Created by possibly the greatest (and certainly the most distinctive) horror film director of all time, Alfred Hitchcock, "Psycho" is the epitome of its genre. The reason? It has brilliant moments with very subtle humor, as well as a good deal of drama. And, of course, there's the horror. To be honest, this is not the scariest movie I have ever seen, but, "Psycho," unlike many recent films, has a complicated and gripping plot. It is much more than random slashings; there are many layers that one does not realize at first glance.
All the characters are well-developed and complex; no one is easily definable. Even the heroine, Lila Crane, is hardly a model of goodness. In fact, she could easily have been a villain. Those she encounters before her fateful visit to the Bates Motel all have sinister elements to them but even characters on the periphery seem to have stories behind them. This increases the movie's depth as well as the suspense, since you never know who to trust.
The movie's most famous scene is, of course, the shower scene. I can only imagine how scary it would be to see without knowing what is going to happen. Even knowing the girl's fate, and even having been hardened by the realistic gore and violence of more recent movies, this scene is still disquieting. Though I can't claim it made me never want to shower again, it certainly made me flinch. It is amazing what fear Hitchcock instills with just a shower, a knife, and a few pints of chocolate syrup (which is what he used for blood in this black and white film).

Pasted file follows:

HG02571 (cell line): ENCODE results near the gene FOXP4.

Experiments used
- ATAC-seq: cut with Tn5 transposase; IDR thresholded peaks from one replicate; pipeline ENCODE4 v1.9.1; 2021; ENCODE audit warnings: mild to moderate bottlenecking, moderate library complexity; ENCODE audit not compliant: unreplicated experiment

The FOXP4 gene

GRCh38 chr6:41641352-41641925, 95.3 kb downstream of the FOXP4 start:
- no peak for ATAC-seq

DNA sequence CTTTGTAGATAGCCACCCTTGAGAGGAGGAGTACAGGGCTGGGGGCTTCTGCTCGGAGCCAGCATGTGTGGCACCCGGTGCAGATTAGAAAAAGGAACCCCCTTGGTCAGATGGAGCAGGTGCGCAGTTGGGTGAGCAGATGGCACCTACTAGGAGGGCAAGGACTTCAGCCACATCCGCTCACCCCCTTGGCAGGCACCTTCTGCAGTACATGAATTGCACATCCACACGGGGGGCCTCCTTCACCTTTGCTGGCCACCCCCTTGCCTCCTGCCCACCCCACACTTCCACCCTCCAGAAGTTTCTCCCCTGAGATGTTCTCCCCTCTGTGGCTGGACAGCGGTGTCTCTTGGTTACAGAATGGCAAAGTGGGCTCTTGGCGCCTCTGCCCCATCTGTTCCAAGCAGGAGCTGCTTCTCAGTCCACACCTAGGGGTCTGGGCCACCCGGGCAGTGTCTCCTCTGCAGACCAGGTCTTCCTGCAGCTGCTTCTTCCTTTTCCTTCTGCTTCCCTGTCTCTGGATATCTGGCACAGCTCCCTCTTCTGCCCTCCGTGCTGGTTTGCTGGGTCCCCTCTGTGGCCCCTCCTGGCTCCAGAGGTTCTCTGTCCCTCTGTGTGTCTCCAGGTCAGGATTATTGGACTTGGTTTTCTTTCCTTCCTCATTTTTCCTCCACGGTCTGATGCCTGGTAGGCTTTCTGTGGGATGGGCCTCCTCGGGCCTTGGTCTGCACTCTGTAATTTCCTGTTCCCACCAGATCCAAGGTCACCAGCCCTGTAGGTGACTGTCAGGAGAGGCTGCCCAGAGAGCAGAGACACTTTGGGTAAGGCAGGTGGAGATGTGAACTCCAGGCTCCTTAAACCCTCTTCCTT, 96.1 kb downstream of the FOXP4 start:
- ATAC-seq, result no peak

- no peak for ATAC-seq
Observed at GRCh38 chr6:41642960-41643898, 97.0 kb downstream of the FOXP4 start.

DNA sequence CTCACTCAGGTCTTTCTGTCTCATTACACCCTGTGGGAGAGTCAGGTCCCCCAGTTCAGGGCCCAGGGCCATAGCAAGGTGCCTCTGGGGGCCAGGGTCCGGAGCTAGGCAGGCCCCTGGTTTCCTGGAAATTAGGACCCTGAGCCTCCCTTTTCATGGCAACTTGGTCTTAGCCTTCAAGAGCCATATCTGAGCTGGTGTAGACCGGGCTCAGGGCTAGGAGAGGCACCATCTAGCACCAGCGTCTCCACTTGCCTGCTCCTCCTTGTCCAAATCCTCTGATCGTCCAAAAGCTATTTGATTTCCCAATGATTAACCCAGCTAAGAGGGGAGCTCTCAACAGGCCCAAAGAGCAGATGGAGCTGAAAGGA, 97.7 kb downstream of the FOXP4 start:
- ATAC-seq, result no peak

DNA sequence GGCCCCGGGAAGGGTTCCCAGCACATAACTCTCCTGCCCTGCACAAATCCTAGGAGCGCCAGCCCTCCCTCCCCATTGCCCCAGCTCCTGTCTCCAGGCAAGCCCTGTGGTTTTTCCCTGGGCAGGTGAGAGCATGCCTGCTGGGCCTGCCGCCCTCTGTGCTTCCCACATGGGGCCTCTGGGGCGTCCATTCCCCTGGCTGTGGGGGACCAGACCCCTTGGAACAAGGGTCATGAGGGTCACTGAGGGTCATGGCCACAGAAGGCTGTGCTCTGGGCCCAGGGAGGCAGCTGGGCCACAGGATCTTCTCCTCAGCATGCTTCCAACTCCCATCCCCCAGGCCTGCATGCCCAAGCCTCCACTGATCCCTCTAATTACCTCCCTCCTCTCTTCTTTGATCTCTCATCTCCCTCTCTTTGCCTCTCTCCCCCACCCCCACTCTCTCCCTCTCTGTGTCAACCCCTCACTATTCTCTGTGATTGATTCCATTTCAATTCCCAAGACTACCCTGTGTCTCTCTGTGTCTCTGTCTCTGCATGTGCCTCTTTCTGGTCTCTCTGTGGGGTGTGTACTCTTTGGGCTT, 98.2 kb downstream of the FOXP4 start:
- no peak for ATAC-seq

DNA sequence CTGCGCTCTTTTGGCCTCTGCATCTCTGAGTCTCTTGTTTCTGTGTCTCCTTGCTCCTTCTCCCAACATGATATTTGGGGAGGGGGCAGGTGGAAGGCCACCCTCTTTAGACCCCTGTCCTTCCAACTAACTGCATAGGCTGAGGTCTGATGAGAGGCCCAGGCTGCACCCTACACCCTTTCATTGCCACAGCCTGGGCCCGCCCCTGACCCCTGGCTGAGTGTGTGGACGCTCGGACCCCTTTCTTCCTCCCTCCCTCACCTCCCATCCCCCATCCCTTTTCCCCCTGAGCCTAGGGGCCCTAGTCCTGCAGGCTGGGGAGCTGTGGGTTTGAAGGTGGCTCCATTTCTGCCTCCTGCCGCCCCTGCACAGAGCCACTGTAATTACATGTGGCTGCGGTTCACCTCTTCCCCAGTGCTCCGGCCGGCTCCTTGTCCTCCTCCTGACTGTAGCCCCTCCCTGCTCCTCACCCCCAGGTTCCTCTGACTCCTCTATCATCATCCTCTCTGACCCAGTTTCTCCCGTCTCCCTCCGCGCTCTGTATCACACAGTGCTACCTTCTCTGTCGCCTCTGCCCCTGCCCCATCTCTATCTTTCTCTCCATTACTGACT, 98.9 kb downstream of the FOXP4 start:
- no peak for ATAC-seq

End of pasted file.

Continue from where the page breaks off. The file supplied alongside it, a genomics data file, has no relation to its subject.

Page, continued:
Vera Miles (Lila Crane) does a great job of acting suspicious, and Anthony Perkins (Norman Bates) does an amazing job of not acting too suspicious. "Psycho" does not rely heavily on acting, however. The strong suit of this movie is undoubtedly its plot. It starts off almost cheery (certainly not dark), but the story becomes increasingly threatening. There are twists, turns and traps throughout, and the end is the most surprising of all, though the movie's title is a bit of a hint.
This movie is rated R.
This piece has been published in Teen Ink’s monthly print magazine.